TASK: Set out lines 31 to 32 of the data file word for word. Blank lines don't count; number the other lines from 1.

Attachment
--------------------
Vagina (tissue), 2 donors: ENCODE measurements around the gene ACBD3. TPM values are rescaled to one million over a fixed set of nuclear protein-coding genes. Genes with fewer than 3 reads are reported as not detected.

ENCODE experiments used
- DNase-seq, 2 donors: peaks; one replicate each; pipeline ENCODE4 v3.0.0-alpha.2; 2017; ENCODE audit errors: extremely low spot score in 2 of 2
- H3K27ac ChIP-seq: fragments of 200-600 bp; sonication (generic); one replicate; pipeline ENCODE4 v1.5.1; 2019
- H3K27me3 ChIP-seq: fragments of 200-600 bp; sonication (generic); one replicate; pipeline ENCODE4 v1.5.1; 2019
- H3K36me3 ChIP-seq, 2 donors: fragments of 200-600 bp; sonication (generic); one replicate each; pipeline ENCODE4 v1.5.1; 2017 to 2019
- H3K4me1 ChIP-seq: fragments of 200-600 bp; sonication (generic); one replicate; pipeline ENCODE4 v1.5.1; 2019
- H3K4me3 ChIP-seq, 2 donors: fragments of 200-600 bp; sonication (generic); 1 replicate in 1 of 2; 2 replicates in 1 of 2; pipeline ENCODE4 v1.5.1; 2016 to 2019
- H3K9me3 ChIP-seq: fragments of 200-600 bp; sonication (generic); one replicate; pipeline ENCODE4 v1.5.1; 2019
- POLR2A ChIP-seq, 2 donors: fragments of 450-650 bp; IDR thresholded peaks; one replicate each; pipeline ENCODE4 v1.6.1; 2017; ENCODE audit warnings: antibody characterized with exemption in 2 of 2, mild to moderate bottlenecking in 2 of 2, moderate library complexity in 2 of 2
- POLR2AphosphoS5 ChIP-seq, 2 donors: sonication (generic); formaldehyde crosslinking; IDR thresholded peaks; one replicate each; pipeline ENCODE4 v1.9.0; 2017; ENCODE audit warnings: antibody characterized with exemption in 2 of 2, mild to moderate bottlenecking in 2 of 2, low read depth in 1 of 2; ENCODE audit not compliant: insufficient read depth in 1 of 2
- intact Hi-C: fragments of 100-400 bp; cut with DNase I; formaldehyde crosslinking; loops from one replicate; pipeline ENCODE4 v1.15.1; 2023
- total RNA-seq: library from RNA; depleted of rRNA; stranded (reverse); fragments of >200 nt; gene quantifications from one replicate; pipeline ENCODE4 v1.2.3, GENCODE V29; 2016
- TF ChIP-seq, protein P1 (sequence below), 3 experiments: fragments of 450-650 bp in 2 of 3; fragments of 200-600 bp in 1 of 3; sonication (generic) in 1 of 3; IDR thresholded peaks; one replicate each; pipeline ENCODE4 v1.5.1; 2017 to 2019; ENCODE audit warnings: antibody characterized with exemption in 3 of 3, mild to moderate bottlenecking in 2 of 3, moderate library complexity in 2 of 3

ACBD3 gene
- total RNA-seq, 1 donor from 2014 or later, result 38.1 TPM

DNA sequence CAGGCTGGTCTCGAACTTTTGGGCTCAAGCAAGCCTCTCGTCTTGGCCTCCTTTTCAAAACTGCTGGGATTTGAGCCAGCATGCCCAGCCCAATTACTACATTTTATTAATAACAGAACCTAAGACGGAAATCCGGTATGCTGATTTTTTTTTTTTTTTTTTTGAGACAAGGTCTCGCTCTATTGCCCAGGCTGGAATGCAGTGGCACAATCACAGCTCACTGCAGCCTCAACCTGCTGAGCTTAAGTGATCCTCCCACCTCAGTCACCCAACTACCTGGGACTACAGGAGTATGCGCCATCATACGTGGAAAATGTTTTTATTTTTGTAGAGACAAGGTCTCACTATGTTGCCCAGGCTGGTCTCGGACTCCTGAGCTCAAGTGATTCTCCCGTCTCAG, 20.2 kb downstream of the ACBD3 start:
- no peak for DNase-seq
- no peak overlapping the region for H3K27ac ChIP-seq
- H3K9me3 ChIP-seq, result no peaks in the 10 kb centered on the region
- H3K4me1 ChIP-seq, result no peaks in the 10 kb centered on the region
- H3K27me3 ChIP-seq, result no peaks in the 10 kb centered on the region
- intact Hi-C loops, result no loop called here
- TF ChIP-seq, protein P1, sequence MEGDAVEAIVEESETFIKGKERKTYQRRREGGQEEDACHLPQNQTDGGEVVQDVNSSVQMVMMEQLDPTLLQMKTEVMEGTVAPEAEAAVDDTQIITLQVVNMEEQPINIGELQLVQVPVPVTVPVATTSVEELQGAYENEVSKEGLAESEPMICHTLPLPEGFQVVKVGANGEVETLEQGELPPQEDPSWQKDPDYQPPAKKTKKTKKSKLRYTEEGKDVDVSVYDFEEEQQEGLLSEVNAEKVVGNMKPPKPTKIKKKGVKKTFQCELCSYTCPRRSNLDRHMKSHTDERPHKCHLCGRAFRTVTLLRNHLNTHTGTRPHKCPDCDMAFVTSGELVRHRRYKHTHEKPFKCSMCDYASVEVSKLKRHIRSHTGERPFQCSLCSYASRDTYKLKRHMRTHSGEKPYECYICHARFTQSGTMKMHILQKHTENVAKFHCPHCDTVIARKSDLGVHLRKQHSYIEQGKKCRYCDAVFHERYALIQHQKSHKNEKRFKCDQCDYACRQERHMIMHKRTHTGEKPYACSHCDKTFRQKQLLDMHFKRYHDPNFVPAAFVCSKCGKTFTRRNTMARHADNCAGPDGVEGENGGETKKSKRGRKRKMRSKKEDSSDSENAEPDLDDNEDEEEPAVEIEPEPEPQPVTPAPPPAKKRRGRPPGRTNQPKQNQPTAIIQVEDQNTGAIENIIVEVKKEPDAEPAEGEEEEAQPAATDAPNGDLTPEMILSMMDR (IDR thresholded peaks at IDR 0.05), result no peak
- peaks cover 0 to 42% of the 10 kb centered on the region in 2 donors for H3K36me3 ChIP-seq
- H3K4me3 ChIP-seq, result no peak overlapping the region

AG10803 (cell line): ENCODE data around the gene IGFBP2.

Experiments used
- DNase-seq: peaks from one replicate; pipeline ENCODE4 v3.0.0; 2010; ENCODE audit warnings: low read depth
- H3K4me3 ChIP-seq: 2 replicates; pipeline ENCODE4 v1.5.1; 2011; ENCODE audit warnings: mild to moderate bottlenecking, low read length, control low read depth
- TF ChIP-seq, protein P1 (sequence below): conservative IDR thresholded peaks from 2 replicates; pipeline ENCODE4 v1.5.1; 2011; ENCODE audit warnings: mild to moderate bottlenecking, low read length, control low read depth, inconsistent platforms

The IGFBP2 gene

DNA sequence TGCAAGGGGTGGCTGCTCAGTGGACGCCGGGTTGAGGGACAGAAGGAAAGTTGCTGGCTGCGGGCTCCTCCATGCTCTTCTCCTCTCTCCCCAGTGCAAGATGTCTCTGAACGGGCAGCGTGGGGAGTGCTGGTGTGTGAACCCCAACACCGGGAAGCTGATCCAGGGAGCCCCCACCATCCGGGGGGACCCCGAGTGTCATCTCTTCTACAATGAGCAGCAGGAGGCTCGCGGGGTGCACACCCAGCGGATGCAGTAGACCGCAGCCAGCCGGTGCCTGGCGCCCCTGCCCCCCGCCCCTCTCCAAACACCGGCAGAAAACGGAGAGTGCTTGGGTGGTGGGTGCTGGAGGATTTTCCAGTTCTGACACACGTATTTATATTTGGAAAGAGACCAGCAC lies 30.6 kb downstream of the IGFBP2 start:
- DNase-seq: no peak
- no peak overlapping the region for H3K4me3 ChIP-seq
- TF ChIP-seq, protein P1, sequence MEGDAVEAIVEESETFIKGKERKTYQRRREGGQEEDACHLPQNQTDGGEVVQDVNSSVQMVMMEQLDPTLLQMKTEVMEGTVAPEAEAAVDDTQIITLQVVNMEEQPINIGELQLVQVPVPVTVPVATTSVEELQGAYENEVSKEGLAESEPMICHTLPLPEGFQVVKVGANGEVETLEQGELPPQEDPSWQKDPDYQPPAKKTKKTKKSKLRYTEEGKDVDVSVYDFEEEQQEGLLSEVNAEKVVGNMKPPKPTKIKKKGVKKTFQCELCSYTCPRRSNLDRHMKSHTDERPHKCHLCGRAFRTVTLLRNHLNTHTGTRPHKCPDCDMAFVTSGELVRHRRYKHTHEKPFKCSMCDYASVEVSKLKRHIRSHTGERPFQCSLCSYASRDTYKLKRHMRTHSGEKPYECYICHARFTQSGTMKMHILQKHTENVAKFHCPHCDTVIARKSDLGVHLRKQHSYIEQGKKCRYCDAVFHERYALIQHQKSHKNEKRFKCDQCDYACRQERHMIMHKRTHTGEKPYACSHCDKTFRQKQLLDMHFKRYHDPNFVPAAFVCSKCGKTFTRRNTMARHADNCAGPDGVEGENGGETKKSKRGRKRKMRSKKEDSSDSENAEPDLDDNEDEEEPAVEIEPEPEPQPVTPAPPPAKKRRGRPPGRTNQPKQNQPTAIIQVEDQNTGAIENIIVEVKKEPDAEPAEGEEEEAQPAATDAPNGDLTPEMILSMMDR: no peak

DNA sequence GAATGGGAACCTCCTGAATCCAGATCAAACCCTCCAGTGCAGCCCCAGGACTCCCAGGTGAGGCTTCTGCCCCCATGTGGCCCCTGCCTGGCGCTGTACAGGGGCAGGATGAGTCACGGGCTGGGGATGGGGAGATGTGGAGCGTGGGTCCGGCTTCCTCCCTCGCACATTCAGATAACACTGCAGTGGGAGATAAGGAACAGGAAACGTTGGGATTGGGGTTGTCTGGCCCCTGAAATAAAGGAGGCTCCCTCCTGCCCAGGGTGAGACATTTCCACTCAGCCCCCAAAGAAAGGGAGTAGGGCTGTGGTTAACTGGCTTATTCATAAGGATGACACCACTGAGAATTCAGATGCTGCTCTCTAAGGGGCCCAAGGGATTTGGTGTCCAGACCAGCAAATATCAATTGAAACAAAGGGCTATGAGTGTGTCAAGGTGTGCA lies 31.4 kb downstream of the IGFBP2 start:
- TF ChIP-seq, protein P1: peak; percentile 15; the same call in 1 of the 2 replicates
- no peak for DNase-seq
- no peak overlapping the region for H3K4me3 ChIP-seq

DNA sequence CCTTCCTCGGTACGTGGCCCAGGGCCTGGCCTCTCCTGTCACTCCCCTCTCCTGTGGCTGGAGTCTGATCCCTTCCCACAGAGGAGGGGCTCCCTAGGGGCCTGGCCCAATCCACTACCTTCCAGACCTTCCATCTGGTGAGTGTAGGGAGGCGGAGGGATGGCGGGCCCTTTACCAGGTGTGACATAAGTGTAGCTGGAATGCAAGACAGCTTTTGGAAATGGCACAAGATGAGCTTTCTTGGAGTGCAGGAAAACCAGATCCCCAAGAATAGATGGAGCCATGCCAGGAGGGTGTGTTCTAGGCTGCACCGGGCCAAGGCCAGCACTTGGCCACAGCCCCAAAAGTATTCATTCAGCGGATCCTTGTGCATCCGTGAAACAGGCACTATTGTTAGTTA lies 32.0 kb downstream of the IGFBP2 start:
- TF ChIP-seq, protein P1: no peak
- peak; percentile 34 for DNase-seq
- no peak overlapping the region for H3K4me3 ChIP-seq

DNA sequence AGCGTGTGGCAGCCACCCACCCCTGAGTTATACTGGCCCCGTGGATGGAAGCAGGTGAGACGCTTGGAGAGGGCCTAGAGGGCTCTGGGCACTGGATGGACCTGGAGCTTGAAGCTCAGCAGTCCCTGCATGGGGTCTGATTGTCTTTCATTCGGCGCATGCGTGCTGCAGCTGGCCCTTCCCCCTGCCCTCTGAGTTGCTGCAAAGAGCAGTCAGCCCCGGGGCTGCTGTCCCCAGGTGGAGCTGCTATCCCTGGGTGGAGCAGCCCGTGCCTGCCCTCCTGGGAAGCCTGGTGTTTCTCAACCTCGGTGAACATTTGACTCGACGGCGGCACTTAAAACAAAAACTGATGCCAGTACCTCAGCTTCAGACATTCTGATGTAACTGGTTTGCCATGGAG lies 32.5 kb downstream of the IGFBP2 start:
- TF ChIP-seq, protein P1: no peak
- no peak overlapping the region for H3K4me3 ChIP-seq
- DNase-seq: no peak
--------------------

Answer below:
- TF ChIP-seq, protein P1 (sequence below): conservative IDR thresholded peaks from 2 replicates; pipeline ENCODE4 v1.5.1; 2011; ENCODE audit warnings: mild to moderate bottlenecking, low read length, control low read depth, inconsistent platforms

The IGFBP2 gene